A job is not always work

 

We tend to use indistinctly “job” and “work” to describe what we do to earn money. As most words, their meaning is a convention, which tends to be somewhat arbitrary. It’s worth remembering it, following the International Workers’ Day on May 1.

In common usage, both words imply a degree of coercion. These are things we must do to pay the bills. In that regard, it is entirely secondary and irrelevant whether our job matches our vocation. It’s either that or you may risk eviction or hunger, and all the bad things poverty entails.

But there is a subtle difference between “a job” and “work.” The job is well explained in this short movie —“The Employment”— that lasts around six minutes. Watch it through the end. It’s worth every second of it.

The first regular work men did was hunting: it involved tactics and strategy, eventually using tools, to systematically procure food. Then came agriculture. It also taught us a method to extract from the world —the world of everything and every creature on it, not just humans— what we need to live. It did more than putting food on our table. While working the land, we began the process of learning —everything from planting to the timing of seasons— as well as improving tools and techniques. Agriculture begot us culture upon which, in turn, civilization was built.

That was work. It provided for us spiritually, physically and materially. And it did so magnificently because it corresponded naturally to our truest vocation. Jobs don’t. They are the dark underbelly of industrial and modern economies. When they are available, they pay the bills at the expense of stifling our profound inclination to create. Work is a synonym of creation, not of job.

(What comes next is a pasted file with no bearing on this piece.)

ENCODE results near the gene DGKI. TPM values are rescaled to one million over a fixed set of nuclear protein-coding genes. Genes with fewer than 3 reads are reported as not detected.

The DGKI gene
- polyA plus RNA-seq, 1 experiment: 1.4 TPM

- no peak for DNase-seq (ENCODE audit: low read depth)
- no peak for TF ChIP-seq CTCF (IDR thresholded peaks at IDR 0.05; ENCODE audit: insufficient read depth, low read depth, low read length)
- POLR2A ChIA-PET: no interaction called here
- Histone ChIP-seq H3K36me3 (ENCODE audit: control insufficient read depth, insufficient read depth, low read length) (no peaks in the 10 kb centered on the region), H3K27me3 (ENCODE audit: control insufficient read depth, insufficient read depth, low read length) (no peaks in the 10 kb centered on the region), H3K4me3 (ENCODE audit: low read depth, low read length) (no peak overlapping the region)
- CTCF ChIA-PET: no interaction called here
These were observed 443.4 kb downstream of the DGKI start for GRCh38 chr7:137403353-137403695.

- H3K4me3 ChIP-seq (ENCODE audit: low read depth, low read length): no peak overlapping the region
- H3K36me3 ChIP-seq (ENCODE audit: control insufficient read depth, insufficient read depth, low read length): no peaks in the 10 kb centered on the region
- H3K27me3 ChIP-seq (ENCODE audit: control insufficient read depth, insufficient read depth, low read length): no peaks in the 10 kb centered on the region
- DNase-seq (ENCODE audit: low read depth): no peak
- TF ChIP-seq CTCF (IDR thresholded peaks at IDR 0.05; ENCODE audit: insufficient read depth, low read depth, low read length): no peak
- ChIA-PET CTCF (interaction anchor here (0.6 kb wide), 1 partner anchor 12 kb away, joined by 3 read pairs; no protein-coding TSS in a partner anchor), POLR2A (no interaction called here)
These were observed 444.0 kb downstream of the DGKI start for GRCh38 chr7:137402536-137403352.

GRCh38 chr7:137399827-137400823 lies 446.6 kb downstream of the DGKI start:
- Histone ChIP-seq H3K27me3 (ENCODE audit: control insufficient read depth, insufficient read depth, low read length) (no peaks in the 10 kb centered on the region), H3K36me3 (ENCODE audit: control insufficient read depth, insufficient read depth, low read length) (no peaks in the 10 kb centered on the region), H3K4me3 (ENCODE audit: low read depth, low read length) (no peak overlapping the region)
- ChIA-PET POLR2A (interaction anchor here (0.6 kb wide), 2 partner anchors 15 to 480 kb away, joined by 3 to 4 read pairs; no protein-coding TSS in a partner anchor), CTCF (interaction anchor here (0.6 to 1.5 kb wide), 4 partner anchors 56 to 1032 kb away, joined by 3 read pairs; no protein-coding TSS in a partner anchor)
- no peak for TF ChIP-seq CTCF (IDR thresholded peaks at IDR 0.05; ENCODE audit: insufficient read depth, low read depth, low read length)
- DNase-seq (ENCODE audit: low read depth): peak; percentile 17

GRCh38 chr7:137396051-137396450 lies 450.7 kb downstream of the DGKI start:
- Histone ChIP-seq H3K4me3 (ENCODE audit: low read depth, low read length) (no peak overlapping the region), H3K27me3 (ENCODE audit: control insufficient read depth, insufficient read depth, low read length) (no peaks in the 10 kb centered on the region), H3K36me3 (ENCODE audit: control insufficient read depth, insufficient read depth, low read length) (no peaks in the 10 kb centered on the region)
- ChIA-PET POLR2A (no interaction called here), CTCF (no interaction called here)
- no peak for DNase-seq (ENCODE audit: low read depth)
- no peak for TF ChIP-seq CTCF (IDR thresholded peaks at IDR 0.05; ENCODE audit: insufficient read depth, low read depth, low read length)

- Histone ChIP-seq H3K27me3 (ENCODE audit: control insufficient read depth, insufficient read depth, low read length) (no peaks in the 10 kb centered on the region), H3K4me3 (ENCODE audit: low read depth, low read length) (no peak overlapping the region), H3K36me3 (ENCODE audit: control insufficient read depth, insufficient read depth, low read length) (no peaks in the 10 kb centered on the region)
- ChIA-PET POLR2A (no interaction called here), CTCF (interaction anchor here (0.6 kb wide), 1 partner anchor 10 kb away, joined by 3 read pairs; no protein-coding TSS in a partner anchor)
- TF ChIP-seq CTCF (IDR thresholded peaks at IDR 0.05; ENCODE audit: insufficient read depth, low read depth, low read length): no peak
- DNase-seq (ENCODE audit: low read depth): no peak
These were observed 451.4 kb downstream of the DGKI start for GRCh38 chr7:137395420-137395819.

A lot of people in the world put up with endless hours of misery and unhappiness every day to make ends meet. Many others too feel down because they don’t even have that to earn badly needed money. By definition, what happens regularly is what we call “normal”. And we tend to accept passively everything that’s “normal,” even when it’s an aberration like the one we are describing.

We have said a lot of bad things about our lesser, mechanical cousins, the robots. We have a lot of other bad things to say about them in the future, too. But let us make an exception today and envision the possibilities that robotics and artificial intelligence could open up for societies.

The essence of the problem are not jobs, or the lack thereof, or that robots are stealing ours. It’s how the economy is organized. We all need to earn money to make a living. In other words, there are only two ways to do so without a job and its corresponding wage, one difficult but feasible, the other unconceivable at present: being wealthy or, alternatively (and impossibly), getting everything for free.

But imagine for a moment that robots freed humans to devote their time to their real vocation –whatever that be, from music and cooking to carpentry and finance. Just imagine that the economy can be rearranged in such a way that people will not have to do jobs that are backbreaking or stultifying, oppressing our body and mind. Just imagine: never stop doing it. That’s what our most distant ancestors did when they started to farm, and bestowed on us the wonderful world in which we live. If we imagine hard enough we may figure how to make a robot-based economy work out for us. Imagine.